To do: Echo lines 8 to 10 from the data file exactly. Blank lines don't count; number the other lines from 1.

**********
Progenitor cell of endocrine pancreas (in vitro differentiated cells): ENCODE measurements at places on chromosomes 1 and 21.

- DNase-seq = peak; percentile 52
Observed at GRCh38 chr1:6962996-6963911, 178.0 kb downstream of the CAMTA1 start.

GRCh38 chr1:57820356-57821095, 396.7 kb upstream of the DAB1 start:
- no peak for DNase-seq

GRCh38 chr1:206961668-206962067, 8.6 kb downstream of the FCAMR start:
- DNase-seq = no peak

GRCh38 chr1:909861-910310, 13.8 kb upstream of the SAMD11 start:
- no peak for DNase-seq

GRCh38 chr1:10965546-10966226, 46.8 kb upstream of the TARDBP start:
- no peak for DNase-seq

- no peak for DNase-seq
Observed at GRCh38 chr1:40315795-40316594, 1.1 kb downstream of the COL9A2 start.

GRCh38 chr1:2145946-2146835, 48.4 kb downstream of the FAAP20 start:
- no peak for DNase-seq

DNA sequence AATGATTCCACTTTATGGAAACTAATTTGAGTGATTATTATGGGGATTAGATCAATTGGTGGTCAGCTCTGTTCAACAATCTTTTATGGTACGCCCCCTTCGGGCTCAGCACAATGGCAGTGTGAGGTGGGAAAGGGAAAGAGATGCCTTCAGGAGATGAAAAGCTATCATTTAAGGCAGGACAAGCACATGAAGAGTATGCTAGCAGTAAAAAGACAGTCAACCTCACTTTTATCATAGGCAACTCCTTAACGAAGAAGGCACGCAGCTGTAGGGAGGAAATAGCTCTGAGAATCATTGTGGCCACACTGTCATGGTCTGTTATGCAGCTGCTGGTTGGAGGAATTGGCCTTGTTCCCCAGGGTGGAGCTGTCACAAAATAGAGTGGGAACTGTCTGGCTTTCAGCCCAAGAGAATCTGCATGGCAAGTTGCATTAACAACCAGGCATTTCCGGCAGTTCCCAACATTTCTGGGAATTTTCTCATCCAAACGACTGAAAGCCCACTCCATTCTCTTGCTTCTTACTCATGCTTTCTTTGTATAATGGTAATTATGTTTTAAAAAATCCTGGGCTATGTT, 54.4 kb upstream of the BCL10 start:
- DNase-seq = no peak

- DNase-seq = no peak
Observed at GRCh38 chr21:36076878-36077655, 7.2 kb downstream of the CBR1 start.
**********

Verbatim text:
GRCh38 chr1:909861-910310, 13.8 kb upstream of the SAMD11 start:
- no peak for DNase-seq

GRCh38 chr1:10965546-10966226, 46.8 kb upstream of the TARDBP start: